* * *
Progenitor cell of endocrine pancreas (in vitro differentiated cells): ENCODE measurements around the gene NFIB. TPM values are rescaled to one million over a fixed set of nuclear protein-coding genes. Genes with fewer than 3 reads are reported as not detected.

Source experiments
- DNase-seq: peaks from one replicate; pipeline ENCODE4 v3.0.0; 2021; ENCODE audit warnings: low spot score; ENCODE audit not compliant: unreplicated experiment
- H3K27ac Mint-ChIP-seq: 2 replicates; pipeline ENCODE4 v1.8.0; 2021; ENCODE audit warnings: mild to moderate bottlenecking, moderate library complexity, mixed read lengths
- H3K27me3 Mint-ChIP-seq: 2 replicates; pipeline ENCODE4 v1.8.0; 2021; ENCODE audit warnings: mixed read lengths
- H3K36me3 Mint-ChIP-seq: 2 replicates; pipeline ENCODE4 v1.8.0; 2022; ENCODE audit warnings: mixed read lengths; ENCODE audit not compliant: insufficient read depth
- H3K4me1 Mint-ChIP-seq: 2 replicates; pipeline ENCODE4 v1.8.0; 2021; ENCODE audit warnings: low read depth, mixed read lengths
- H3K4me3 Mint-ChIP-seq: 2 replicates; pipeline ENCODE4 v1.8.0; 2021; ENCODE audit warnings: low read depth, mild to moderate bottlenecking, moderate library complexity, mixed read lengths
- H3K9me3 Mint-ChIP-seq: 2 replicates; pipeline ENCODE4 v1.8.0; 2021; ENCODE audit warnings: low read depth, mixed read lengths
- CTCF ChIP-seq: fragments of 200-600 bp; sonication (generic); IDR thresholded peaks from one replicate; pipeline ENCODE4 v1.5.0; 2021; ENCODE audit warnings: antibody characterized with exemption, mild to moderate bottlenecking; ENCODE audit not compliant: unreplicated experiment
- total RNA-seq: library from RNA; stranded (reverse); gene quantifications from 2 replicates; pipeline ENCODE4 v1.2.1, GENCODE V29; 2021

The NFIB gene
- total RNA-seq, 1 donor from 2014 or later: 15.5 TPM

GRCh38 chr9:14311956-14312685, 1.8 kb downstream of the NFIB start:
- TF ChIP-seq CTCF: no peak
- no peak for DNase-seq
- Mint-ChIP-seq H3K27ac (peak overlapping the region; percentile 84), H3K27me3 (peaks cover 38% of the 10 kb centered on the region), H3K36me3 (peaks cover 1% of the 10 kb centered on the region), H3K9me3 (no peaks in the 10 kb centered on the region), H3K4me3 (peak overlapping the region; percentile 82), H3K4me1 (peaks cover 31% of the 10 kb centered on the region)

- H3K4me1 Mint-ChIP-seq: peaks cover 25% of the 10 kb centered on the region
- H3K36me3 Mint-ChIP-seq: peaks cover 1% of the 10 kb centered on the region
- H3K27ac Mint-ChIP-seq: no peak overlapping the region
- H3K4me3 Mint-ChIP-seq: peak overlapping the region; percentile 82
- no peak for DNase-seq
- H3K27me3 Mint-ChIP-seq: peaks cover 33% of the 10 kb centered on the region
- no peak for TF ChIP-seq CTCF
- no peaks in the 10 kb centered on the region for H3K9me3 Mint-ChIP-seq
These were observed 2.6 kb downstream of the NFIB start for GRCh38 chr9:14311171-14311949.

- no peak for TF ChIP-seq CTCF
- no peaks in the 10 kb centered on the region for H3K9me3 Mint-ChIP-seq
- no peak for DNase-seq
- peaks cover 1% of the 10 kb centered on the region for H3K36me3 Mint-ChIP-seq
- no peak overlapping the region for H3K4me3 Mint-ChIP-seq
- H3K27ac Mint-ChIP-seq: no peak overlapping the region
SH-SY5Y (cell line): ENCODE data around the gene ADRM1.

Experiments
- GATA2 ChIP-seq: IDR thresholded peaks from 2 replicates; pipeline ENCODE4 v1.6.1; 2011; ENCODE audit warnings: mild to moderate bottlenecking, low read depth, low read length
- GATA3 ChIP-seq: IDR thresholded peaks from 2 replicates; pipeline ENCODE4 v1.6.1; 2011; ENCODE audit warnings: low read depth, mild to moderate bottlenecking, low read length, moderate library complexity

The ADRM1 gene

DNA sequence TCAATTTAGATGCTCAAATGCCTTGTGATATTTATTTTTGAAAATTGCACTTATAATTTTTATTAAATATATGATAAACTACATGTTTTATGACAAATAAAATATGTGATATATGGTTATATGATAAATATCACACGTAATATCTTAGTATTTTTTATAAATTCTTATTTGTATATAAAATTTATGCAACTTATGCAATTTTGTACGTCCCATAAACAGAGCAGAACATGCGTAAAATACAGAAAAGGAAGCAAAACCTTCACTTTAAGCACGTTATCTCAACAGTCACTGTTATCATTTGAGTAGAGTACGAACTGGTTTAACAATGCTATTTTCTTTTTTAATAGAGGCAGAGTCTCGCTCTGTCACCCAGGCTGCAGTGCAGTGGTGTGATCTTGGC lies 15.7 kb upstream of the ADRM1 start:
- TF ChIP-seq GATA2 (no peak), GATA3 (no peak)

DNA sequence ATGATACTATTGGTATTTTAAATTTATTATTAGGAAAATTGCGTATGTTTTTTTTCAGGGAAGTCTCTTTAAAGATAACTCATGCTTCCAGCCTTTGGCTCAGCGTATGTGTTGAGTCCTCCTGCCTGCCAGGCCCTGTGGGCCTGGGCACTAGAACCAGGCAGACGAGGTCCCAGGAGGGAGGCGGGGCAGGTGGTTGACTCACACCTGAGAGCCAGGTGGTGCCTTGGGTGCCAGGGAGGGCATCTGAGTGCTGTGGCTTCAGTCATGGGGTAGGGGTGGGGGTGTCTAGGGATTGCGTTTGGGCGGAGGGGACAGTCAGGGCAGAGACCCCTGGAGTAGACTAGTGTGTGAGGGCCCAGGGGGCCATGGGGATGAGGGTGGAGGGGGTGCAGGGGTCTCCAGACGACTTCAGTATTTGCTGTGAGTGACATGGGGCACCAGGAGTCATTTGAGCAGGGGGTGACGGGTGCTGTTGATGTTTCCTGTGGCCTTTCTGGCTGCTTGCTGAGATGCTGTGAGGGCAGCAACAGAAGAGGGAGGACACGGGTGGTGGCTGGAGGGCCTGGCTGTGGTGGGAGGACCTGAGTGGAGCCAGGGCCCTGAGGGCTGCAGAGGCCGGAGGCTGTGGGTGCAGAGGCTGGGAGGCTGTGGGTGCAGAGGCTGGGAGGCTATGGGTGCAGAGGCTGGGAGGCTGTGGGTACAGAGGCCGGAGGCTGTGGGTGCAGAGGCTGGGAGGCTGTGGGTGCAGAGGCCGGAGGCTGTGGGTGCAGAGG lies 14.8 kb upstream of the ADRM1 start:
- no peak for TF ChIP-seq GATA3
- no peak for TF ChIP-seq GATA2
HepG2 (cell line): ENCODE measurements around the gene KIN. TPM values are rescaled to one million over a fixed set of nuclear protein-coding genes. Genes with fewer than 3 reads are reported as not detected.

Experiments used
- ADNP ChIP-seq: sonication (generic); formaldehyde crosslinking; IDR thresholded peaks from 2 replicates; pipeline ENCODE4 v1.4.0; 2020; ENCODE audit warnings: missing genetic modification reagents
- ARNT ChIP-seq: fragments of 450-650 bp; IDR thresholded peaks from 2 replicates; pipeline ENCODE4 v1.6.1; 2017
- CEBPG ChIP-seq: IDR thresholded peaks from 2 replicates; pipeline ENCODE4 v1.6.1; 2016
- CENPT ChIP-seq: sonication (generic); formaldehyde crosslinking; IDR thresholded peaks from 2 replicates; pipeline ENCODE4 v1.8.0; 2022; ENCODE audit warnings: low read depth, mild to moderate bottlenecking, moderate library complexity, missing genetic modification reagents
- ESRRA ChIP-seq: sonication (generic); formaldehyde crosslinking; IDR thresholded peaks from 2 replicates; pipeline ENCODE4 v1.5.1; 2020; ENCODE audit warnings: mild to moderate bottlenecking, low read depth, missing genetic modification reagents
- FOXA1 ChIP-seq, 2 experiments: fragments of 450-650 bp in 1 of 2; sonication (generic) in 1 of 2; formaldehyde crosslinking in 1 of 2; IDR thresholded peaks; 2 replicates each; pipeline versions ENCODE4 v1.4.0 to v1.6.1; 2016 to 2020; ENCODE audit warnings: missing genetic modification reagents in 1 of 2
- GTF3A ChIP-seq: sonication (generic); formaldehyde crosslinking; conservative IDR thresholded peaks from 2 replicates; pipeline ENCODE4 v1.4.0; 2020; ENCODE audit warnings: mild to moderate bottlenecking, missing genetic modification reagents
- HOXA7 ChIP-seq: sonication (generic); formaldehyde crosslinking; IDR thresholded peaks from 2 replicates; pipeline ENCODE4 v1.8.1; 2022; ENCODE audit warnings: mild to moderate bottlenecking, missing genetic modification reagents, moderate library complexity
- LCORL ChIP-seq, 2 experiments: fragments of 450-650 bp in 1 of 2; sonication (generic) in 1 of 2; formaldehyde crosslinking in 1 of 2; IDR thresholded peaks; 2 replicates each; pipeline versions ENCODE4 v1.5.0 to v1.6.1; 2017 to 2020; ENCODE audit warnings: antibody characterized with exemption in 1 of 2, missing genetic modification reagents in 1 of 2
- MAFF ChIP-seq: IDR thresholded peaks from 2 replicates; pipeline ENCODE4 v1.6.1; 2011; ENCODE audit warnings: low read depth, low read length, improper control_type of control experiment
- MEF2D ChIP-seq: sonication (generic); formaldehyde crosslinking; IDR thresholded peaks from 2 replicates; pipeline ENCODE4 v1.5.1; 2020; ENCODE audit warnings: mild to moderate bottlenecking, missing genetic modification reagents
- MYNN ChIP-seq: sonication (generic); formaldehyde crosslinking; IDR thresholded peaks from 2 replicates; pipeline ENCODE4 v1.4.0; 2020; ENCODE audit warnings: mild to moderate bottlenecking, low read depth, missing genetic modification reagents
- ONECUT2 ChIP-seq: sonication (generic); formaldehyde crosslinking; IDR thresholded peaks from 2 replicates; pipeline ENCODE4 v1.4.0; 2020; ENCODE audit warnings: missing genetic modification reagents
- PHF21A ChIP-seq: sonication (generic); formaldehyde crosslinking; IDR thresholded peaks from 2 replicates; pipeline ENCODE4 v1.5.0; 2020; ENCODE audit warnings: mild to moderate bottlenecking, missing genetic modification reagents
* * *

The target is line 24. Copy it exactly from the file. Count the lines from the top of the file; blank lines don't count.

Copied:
- no peak for TF ChIP-seq CTCF